A reduction of Germany’s trade surplus is in the long-term self-interest of the country itself, writes Thieß Petersen.
Dr. Thieß Petersen is a senior advisor at Bertelsmann Stiftung, Gütersloh, with the project Global Economic Dynamics (GED)
For years, Germany has been producing high export surpluses – a welcome development for the German economy which is increasingly criticised by the rest of the world. Actually, I believe that Germany must contribute to the reduction of these surpluses. However, rather than actively decreasing its exports, the German economy should increase its imports.
From the German point of view, the annual export surpluses of currently almost 250 billion euro have two main positive consequences.
First, the export surplus is beneficial for the German labour market. If the economy was only to produce the goods and services required by domestic consumers and investors, this would imply a smaller demand for labour. Hence, German level of employment would be lower. In addition, public finances benefit from an export surplus. A higher level of production goes hand in hand with larger public revenues from taxes and lower expenditures
Second, the German economy accumulates assets vis-à-vis the rest of the world. Once a country earns more money in foreign trade than it spends, surplus revenues can be used in order to buy foreign assets such as shares, bonds and direct investments in foreign countries. Thereby Germany can make provision for the ageing of the population.
The reverse is true for countries in which imports are higher than exports. These countries have a lower level of employment and they must borrow money from abroad. Hence the economy as a whole is indebted. And each year with an import surplus, the debts of the economy are growing.
It is due to these negative economic effects for countries with a trade deficit that the European Commission criticised the German export surpluses back in March 2014 and called on the federal government to counteract this development. The reason for this intervention is the fact that the central mechanism responsible for eliminating an export surplus – the appreciation of the domestic currency – has been disused since Germany became a member of the euro area.
According to our economic textbooks, trade imbalances are only a temporary phenomenon. In case of an export surplus, the demand for the currency of the country with the trade surplus increases. Hence the price for the currency rises. This appreciation makes the goods and products in the rest of the world more expensive. Consequently, exports go down. In theory, the appreciation of the currency continues until exports equal imports.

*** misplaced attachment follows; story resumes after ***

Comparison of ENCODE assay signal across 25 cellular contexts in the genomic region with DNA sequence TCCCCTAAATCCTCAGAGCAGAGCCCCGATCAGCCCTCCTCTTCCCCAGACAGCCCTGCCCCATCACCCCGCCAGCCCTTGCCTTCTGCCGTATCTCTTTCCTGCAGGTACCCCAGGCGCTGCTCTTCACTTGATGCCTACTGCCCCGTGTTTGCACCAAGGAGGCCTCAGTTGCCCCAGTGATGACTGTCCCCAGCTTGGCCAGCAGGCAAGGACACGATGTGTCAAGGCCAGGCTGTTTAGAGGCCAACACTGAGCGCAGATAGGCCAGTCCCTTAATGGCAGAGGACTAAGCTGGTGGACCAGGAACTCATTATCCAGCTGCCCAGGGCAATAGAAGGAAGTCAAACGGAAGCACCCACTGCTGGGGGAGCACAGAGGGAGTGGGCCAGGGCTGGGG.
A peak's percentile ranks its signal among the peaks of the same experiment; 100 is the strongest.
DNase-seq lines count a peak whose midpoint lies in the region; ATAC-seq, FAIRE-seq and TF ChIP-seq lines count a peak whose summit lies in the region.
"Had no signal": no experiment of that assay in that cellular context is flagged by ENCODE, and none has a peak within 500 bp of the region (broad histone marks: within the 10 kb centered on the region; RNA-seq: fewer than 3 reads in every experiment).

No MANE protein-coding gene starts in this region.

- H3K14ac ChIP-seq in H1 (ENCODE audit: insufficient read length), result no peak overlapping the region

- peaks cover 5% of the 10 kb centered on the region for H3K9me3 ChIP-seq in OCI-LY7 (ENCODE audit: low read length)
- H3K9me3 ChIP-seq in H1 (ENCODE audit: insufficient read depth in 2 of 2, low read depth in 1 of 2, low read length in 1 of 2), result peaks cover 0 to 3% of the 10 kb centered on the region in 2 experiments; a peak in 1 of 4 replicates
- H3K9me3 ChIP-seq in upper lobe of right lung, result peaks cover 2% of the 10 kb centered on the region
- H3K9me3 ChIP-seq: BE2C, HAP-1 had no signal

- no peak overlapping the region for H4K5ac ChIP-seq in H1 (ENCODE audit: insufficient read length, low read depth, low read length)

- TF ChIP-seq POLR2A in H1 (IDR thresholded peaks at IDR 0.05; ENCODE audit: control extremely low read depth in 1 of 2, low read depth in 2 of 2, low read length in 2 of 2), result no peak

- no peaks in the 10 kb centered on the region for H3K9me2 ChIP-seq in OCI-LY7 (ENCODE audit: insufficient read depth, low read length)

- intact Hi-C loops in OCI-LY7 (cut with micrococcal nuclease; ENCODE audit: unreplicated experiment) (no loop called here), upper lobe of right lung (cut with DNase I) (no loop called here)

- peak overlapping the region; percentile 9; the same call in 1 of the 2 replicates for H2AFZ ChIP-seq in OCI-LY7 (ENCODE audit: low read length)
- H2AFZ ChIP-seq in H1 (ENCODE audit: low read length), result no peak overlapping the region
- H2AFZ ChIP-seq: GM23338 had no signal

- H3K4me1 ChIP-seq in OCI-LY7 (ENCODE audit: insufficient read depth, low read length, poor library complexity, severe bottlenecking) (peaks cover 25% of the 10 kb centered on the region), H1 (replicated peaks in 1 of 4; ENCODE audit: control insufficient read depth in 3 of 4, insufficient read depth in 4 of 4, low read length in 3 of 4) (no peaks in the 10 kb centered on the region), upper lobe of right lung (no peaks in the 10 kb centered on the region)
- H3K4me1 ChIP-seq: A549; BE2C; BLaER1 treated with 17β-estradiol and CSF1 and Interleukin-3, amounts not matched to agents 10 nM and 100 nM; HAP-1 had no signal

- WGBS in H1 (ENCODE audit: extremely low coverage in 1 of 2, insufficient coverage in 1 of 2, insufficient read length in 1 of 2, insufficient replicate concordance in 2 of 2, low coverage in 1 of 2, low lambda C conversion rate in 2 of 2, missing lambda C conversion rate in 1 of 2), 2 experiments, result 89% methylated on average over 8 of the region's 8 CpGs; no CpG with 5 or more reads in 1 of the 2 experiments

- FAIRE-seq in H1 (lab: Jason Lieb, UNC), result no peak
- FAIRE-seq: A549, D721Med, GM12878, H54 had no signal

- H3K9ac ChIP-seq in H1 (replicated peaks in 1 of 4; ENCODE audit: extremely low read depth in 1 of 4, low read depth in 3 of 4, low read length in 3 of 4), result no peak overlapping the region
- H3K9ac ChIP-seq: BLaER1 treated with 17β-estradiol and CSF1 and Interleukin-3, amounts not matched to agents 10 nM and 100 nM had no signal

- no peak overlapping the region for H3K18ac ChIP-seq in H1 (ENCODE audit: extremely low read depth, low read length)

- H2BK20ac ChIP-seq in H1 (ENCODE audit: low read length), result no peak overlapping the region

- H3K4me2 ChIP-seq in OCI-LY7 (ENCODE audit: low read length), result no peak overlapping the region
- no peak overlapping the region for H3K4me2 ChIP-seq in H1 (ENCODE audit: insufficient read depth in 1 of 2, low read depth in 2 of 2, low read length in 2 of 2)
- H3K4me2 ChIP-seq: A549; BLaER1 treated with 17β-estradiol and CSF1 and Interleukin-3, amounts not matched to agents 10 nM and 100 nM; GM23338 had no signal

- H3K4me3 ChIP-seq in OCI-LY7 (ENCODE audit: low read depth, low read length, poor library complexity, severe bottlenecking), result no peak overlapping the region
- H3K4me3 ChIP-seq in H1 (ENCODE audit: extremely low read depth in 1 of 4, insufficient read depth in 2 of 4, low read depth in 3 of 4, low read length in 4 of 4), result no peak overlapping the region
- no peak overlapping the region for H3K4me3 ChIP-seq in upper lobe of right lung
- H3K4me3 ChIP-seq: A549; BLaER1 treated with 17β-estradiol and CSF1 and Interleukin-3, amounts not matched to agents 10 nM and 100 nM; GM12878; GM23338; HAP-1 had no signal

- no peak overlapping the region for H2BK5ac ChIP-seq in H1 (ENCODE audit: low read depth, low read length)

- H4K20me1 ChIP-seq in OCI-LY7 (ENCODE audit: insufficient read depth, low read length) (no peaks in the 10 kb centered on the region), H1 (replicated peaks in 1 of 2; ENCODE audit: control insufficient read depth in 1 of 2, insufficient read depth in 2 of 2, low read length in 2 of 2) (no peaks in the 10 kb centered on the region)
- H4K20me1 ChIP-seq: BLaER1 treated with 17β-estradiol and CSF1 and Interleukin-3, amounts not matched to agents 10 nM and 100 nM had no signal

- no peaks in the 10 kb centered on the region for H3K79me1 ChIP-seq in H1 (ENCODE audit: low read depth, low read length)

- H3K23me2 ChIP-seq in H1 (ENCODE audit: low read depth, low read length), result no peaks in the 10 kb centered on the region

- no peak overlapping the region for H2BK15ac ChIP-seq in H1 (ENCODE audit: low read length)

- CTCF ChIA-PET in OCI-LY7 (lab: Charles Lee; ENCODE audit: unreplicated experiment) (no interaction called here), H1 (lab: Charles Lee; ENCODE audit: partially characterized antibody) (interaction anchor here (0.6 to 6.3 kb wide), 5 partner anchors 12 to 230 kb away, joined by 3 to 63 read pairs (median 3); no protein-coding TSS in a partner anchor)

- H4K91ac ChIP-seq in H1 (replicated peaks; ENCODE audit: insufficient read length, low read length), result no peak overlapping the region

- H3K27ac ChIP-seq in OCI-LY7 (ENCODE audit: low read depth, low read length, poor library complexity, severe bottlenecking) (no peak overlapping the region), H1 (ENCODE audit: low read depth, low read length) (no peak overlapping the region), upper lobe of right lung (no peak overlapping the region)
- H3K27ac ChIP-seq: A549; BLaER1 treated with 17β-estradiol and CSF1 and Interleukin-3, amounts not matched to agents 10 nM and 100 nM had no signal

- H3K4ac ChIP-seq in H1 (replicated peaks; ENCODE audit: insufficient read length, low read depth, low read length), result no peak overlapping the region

Germany’s membership of the currency union prevents an appreciation of the German currency. Consequently, German export surpluses have become a lasting phenomenon – just like the labour market problems and debts of trade deficit countries.
The second main mechanism which could remove an export surplus – an increase in prices for domestic goods and services – does not work either. In principle, higher exports than imports imply an excess demand for German goods and services. Such an excessive demand results in an increase in prices. And due to rising prices, demand for German products in the rest of the world declines. In fact, Germany’s overall economic situation is characterised by a weak consumer demand and a low volume of investment. Hence there is no increase in prices even though foreign demand is high. Wage restraints over the last two decades have supported price stability.
When both exchange rate changes and price increases are not able to reduce the export surplus, Germany has to take measures to reduce these surpluses – as required by the European Commission. Of course countries with a trade deficit are obligated to react, too. They must do everything in their power to increase their international competitiveness.
In my view, the reduction of Germany’s trade surplus does not request lowering German exports. This would lower production and employment not only in Germany, but also in those countries from which German export companies obtain their intermediate goods.
Instead it is necessary to increase domestic demand and thereby imports. The usual way to increase domestic demand is an increase in wages. In Germany, wage negotiations are in the responsibility of the social partners. Hence government influence is limited. Nevertheless, many professional activities are under public responsibility such as large parts of the education system and of the healthcare sector, public security as well as tax authorities and the entire public administration. In these sectors, government can advocate for higher wages.
Another possible instrument for the government is a reduction of the rate of value added tax in order to increase purchasing power of private households and hence private consumption. The same effect could be achieved by lowering the tax burden and social security contributions of low income groups. Necessary tax increases should be borne by high income groups which have a higher propensity to save. On balance, these changes in the tax system are supposed to increase domestic consumption.
Finally, an increase in public investment could boost domestic demand in Germany. As a matter of fact, there are many areas where an increase in public expenditures is useful: transport infrastructure; network infrastructure in the fields of energy and broadband expansion; transformation of the energy supply into renewable energies; expansion of the education sector and more.
All in all, a reduction of the own trade surplus is in the long-term self-interest of Germany. Otherwise the countries with a trade deficit might increase their protectionist measures. These measures could result in a global trade war. All economies would suffer from the associated decline in foreign trade – especially highly export-oriented economies such as Germany.